Teacher Organizations in Catholic Schools - A ReportUnited States Catholic Conference, Subcommittee on Teacher Organizations
September 15, 1977
A "working paper" on Catholic teacher organizations was presented to the Administrative Board at its meeting in February 1977 in Washington. At that meeting a resolution was approved authorizing the USCC Subcommittee on Teacher Organizations to use the "working paper" as a basis for continued consultation with interested parties on the subject of collective bargaining.
The release of the text of the "working paper" was the occasion for many favorable comments and this acceptance was also broadly evident throughout the hearings that followed. However, it should be noted that this generally favorable response did not preclude minor criticisms or suggestions for improving the document. It was accepted as a "working paper" with all that title implies in regard to opportunities for change of style, content and emphasis.
Even before the first meeting of the Subcommittee on Teacher Organizations, the two Subcommittee Chairmen, Bishops McManus and McNicholas, arranged a hearing which those dioceses in which litigation was in progress could attend and present a review of the local situation for the information of the Committee. Such a meeting was held on September 13, 1976 with representation from Brooklyn, Fort Wayne-South Bend, Gary, Los Angeles and Philadelphia. Each described the special circumstances of the cases under discussion; all accepted the right of teachers to organize, and all rejected "improper" National Labor Relations Board (NLRB) intervention.
Opinions varied a good deal on the desirability of issuing a statement and, if issued, what it would contain. The unique character of the Catholic school was universally emphasized. A discussion of a draft statement prepared by USCC staff followed.
The first formal meeting of the Subcommittee was held on November 5, 1976 with a report to the members regarding the September 13 meeting. After a long discussion it was agreed to work on a "statement of principles" which would include reference to the NLRB problem and emphasize the unique character of Catholic schools.
The second Subcommittee meeting was held on January 5, 1977 and began with a report on the status of the NLRB cases then in the courts. A motion was carried which was designed to seek the approval of the Administrative Board in February on a "value judgment" by the Subcommittee on the advisability of an appeal to the Supreme Court if an unsatisfactory court decision was made on NLRB jurisdiction. It was also agreed that staff prepare a "working paper," approved by both departmental committees, to be presented to the Administrative Board as a basis for further discussion with "interested parties."
On March 31, 1977 the Subcommittee held an all-day meeting - representatives of teachers' organizations were in attendance - and the discussion moved across a wide range of topics. In general there was satisfaction with the "working paper" although some modifications were suggested. Nearly all union representatives emphasized the difficulty of direct communication and said they felt forced to go to outside agencies (NLRB, AFT, etc.) as a last resort. They accepted the concept that the bishop has a special role in the Catholic school picture as the final voice in matters of faith and morals.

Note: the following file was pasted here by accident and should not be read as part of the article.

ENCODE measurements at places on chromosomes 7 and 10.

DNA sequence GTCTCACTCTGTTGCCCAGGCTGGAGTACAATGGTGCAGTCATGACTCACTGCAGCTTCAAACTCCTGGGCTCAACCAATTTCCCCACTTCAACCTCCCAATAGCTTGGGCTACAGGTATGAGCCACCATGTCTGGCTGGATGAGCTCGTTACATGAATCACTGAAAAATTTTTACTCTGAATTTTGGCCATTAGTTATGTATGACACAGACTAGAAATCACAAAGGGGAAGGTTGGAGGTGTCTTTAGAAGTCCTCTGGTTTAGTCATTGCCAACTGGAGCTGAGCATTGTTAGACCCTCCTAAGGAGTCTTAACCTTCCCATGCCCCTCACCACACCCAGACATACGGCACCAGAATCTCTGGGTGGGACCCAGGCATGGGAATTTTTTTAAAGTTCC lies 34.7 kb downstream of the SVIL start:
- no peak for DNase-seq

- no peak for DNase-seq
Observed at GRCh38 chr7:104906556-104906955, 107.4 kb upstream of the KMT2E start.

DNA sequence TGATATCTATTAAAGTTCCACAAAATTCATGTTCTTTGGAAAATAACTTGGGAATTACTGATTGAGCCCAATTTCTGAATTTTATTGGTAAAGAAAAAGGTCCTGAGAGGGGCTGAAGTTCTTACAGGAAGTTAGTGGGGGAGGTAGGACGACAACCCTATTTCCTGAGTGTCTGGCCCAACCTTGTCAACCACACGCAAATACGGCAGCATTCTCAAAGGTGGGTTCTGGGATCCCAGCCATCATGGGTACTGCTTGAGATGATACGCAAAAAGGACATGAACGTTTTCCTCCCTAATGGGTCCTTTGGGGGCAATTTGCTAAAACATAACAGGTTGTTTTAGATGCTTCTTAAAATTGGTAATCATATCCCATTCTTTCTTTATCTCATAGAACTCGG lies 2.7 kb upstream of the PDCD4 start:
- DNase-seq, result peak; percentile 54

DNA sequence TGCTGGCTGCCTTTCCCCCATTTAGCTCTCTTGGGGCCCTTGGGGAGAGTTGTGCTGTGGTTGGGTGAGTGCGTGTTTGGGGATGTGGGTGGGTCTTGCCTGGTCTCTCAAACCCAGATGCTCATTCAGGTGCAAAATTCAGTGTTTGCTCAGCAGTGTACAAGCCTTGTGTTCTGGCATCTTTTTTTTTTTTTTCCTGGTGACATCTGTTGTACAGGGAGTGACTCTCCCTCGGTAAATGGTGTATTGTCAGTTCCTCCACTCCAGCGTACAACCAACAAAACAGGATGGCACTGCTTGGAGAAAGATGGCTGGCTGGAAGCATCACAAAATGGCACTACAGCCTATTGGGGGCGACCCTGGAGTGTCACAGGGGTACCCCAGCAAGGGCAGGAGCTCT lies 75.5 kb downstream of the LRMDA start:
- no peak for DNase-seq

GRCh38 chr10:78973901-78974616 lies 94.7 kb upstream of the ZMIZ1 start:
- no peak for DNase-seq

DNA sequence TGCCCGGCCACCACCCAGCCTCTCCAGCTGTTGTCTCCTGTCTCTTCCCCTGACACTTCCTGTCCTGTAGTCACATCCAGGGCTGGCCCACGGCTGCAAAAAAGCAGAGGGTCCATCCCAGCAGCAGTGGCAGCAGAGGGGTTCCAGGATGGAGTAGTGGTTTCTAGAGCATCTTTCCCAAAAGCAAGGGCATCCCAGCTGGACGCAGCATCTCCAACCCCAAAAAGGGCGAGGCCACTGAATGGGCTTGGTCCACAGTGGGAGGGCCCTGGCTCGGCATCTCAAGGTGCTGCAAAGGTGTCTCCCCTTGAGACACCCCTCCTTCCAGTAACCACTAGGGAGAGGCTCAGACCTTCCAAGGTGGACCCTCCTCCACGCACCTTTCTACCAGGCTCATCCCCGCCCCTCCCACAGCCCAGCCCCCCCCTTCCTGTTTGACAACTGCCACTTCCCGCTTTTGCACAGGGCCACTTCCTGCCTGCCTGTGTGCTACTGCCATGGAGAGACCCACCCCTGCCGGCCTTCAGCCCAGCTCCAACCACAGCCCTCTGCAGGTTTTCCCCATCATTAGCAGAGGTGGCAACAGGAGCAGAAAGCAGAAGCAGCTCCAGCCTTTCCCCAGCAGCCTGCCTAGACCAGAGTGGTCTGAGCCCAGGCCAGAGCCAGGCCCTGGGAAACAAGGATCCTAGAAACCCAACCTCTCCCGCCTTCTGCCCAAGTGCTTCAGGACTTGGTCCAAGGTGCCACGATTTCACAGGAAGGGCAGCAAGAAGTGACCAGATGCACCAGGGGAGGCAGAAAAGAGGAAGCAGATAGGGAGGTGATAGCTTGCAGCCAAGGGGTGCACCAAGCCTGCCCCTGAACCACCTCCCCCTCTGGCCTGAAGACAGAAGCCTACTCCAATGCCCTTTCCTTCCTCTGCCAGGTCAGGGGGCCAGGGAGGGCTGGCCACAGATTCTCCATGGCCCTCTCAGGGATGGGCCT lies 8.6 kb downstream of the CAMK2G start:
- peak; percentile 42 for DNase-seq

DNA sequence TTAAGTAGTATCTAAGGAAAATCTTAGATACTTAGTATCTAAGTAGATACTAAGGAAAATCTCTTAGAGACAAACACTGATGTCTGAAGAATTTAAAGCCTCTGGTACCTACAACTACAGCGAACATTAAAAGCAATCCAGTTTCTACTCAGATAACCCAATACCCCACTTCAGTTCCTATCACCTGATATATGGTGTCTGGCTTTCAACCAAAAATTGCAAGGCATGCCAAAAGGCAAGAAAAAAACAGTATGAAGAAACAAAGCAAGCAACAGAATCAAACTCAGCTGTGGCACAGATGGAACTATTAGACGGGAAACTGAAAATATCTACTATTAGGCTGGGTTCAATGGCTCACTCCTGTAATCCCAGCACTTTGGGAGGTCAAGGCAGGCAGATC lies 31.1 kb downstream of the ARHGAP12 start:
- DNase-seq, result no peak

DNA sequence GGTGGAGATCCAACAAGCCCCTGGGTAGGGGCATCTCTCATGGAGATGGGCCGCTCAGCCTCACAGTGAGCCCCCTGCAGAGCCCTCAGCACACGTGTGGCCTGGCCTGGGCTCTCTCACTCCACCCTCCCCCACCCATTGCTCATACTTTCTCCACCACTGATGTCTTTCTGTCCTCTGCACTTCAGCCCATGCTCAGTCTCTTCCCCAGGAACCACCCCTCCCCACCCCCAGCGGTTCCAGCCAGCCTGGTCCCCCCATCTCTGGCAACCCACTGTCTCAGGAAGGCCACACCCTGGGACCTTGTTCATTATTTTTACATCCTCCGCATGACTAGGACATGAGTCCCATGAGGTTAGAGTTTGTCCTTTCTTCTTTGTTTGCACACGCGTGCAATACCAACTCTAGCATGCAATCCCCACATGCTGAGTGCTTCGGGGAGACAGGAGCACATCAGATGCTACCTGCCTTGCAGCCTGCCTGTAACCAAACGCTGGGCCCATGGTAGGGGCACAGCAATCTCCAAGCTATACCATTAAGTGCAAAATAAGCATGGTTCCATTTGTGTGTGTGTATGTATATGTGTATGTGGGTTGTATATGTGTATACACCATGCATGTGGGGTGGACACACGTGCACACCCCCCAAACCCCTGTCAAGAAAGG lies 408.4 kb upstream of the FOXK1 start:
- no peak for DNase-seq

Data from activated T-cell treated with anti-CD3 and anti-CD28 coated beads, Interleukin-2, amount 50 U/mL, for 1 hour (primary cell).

In the afternoon, nine school administrators presented their views. Several felt that the "working paper" needed further development and more practical application. They also sought a more ecclesial formulation with a pastoral tone. A real dissatisfaction was expressed concerning AFT and NEA affiliates and a suggestion was made for the exploration of alternatives. It was further suggested that the paper should describe the multiple relationships that are involved in the school picture - parents, teachers, administrators, pastors, bishops, etc. Furthermore, the paper should be the beginning of what must be a long process of development on the practical level.
The latest meeting of the Subcommittee was held on June 3, 1977 and involved religious, principals, school board representatives, parents and parish priests. Eleven people presented their views and joined in the discussion. The sister representatives seemed to agree that the "working paper" offered a good expression of Church teaching but felt that a wider involvement of parents and others was required. They were unable to achieve a consensus on the position of religious in regard to union participation by religious teachers. Several speakers urged a more cooperative attitude regarding NLRB association with Catholic schools. They also expressed the view that salary adjustment is not always the principal grievance of the teachers - personality conflicts and participation in decision making were mentioned in this connection.
One speaker urged a new philosophy of negotiation and a new climate of cooperation. ("Responsible negotiations" should replace the term "collective bargaining.") The parent observer present called for new contracts between parents and the local school on all levels, ("We do not even know the needs of the teachers.") She also asked for "models" which demonstrate the successful operation of labor-management relations in Catholic schools.
The president of an association of Archdiocesan high school principals with ten years experience in negotiation with a teacher association commented very favorably on collective bargaining in Catholic schools. He reassured the Subcommittee that many of the problems anticipated by those facing collective bargaining for the first time are indeed solvable.